YSI/Corridor8 residency day 8: sculpture install at Abbey Grange Academy
On Tuesday 2 July 2019 I was at Abbey Grange Church of England Academy for a sculpture install and workshops as part of the Yorkshire Sculpture International engagement programme. Engagement artist Zara Worth has been working with Year 9 pupils (ages 13-14) to explore their relationships with social media and screen-based handheld devices in sculptural form. The result was exhibited in the school for a day in dialogue with Eduardo Paolozzi's AG5 (1958) from the Leeds Art Gallery collection.
Nigel Walsh, curator of modern and contemporary art at Leeds Art Gallery, spent the day with these works and introduced Paolozzi's to various year groups throughout the day. We learned from Nigel that Paolozzi was a Scottish artist of Italian parentage whose work excelled in post-Second World War London. Nigel explained that the sculpture began as a portrait, and it does maintain a bust-like physique. The original was made by gauging into clay and plaster and sticking on bits of detritus and rubble still to be found around London in the 1950s. All of this was then cast into metal. Nigel said AG5 captures the moment of economic recovery and scientific experimentation that emerged after the difficult years during and following the war.
When presenting her collaboration with the Year 9s to other groups, Zara explained that they had thought about and documented the gestures many of us make with our hands when using smartphones and tablets. Zara told me that the material used to capture and make the moulds is expensive and she was really pleased with how responsible the participants were with it. The hand shapes were cast, dried and painted gold. They were arranged with the fingertips upwards, which defamiliarised them from the more horizontal positioning from which they had originated, and grouped together on a broad, low white plinth.
Zara pointed out the religious connotations of the gold and the similarities with such hand gestures throughout art history. I thought of Damien Hirst's Prayer Hands, the final piece in the Venice Treasures exhibition (and the slipperiness between having faith and unbelieving). Zara further mentioned that use of devices and social media receive much criticism for taking people out of presentness, but if we situate such acts in religious practice, people in prayer are attempting to be present in a different kind of moment and experience. With social media, she argued, it's the same principle transferred to being present in cyberspace. On the work's future, Zara said many of the pupils asked if they could take their contributions home, but she explained that it was one collaborative piece and needed to stay together, from which arose tensions between an artist in a team feeling ownership over their bit and the whole work being given over to the public as one meaningful entity.
Collaborations organically arose in the maker workshops I attended during the morning. Zara took me with her to the second half of her workshop with Year 10s (ages 14-15) where they were working on themes around relics and artefacts and ideas of combining the human with technology. Using bits of broken up technological detritus joined with charcoal-coloured Playdough to represent organic compounds, the group made cyborg-esque remnants from a future history - not dissimilar to Nobuko Tsuchiyo's YSI exhibition in LAG. Gutted computer mouse casings and battery packs became hearts. Faces were made from tape reels with cable ties making hair. Bits of bodies were made of the dark Plasticine with cables and wires spraying out of them like severed veins and bones. There were four-legged animals with power leads and plugs for spiky tails. Cables were stripped revealing gorgeous coloured wires inside which were woven to make armatures on which to attach other objects. The class teacher, Paul Ginty, noted how well they'd responded to the idea of imprinting from the installed sculpture. The details upon close inspection were intricate and carefully considered.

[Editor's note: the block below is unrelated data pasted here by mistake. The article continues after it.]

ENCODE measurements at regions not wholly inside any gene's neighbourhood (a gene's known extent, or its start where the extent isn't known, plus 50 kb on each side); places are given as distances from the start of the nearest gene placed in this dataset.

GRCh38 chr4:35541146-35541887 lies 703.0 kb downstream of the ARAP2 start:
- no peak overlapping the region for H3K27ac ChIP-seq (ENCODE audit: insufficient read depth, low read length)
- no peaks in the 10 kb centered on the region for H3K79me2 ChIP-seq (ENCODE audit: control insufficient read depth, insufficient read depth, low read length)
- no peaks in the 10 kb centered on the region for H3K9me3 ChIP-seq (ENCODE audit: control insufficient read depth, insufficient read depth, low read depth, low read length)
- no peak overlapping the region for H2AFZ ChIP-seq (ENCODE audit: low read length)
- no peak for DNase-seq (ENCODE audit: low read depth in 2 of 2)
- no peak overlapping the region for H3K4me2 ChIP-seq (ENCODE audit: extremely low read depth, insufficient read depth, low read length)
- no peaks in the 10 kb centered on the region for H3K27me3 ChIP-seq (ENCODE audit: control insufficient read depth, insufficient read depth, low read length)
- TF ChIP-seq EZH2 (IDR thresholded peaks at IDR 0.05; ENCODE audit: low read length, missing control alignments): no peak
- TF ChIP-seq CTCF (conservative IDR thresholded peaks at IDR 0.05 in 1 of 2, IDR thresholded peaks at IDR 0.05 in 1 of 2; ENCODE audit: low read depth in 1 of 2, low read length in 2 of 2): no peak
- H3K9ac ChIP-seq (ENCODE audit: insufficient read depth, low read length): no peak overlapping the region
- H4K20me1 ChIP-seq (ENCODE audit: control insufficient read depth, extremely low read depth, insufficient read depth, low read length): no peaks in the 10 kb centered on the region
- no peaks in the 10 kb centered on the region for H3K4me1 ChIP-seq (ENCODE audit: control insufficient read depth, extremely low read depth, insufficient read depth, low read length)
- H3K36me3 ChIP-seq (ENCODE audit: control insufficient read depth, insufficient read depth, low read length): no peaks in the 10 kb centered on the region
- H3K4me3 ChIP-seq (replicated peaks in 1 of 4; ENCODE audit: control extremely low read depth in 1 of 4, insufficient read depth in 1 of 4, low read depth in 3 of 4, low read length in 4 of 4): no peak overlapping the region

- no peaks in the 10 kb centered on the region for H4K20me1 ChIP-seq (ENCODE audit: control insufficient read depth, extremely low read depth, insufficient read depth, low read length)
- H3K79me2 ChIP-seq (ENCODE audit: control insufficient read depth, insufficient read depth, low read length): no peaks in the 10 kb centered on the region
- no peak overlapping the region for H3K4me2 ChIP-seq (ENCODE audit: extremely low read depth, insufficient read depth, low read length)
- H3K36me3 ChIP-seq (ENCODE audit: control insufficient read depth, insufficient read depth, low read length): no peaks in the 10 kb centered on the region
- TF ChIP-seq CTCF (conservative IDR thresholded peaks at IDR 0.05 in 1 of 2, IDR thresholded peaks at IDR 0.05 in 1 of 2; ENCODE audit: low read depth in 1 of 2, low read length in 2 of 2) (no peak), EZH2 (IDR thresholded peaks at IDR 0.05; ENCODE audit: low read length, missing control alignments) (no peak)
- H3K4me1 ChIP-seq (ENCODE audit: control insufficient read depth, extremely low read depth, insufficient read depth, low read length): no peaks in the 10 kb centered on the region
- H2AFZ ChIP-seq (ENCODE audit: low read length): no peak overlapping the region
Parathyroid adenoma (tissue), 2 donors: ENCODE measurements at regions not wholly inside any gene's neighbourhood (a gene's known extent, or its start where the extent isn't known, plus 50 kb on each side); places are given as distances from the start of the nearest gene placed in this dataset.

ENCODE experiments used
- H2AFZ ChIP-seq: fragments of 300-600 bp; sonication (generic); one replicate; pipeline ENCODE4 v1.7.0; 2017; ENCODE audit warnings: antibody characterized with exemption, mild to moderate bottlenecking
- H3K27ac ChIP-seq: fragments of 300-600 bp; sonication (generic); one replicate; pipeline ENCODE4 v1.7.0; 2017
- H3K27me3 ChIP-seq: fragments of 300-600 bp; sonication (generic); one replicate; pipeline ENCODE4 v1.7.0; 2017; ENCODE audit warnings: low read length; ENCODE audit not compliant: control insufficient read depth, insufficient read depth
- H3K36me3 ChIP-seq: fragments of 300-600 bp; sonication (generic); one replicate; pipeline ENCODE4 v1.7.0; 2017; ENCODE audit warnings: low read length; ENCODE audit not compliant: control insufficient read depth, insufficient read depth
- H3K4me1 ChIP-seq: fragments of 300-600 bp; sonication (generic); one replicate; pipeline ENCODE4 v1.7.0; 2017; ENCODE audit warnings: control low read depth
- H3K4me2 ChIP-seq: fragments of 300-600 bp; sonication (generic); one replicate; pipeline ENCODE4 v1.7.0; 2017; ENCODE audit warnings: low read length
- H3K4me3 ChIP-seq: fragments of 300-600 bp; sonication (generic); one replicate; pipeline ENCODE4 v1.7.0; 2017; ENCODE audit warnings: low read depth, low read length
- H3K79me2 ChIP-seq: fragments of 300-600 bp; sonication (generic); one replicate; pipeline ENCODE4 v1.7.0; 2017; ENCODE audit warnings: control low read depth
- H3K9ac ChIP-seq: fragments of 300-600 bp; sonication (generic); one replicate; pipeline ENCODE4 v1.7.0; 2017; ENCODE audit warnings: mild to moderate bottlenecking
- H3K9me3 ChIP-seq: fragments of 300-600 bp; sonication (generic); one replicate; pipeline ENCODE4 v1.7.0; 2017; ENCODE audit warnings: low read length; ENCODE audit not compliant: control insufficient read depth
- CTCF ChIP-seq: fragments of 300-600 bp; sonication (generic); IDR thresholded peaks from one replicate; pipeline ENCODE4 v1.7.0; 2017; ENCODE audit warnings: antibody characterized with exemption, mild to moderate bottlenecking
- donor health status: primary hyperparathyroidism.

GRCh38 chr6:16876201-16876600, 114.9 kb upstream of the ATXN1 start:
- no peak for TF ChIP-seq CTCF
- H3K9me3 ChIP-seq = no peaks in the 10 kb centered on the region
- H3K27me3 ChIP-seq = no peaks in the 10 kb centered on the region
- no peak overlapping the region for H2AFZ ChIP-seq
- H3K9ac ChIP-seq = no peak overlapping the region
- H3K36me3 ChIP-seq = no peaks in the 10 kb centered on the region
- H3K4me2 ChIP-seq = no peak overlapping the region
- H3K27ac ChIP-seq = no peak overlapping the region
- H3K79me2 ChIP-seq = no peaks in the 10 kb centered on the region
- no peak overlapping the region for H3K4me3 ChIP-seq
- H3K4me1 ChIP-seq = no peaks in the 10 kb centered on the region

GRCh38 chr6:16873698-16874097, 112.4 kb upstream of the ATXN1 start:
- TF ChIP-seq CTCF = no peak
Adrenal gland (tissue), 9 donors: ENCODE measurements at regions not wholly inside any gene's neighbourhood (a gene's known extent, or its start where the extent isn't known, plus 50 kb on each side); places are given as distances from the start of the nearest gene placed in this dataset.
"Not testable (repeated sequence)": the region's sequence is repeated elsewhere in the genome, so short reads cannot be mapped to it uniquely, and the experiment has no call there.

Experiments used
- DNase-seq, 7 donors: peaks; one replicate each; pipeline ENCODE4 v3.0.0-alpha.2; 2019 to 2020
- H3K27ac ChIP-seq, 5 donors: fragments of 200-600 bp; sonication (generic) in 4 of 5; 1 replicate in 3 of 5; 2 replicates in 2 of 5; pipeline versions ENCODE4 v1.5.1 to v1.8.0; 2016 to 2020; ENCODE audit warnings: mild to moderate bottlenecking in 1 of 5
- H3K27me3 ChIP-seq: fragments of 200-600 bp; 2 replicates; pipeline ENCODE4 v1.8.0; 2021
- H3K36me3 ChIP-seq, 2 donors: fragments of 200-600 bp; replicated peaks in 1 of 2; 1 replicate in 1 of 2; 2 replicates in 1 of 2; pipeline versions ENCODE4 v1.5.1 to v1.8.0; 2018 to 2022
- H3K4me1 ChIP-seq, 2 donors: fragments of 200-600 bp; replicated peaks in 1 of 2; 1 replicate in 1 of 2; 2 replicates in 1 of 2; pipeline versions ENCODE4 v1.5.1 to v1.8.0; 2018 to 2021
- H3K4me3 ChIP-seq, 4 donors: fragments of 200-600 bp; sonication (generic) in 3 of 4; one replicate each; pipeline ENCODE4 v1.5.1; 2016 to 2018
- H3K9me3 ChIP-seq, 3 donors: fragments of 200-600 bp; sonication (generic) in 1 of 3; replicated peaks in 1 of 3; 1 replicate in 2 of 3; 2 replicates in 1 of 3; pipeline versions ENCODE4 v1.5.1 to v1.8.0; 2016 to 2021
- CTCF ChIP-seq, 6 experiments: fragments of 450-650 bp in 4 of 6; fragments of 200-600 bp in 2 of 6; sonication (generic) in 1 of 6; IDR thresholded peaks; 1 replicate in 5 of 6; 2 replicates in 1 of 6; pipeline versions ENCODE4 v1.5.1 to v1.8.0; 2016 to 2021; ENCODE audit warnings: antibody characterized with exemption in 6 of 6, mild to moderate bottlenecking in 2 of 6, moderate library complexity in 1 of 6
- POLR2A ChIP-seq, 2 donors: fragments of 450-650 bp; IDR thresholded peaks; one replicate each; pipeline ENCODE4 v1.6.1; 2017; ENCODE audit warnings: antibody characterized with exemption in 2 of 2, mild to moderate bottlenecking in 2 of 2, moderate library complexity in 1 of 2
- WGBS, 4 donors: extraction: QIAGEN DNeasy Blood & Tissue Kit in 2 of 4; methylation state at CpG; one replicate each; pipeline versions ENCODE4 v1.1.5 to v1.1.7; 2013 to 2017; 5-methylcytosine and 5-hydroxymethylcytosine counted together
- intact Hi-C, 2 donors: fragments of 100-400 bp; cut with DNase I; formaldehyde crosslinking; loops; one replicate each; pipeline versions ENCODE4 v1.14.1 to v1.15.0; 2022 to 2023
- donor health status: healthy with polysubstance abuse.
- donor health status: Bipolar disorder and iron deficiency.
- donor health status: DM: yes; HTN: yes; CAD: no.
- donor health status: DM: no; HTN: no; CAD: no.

After the late-morning break, I observed Year 8s (ages 12-13) in their workshop with Alison Smith, the engagement curator at the Henry Moore Institute. From the vaguely humanoid shape of AG5 and its collisions with advancing technologies stemmed the remit for Year 8's outdoor workshop involving cardboard and further technological detritus. After an industrious hour in the mass of debris many wonderful creations emerged. Turn by turn, each group presented their sculptures.
Bearing in mind that these are humans at a stage of development in which we are perhaps at our most self-conscious, what really struck me was that teenagers will act like airheads to show face in front of their mates, but what they made told a different story of intelligence and thoughtfulness. Some works exhibited ecological concern and awareness of global climate emergencies. Some considered the rise of artificial intelligence and anxieties around the prospect of it getting stronger and smarter than humans. One depicted a cuboid world breaking apart, its countries empty following a horrific war and ecological crisis. There was a wise owl that seemed organic on one side, but was ripping and breaking apart to reveal a machine on the other (Alison pointed out that the owl is a prolific symbol across Leeds).
The last group's speaker explained that their mixture of a human and a robot with its heart hanging out was deliberately left unfinished because humans are never finished. This leads me back to Phyllida Barlow's list of provocations, one positing that sculpture is the most anthropological of all the art forms. Is it the most reflective of us in its performativity, its unfinishedness, its strange shapes?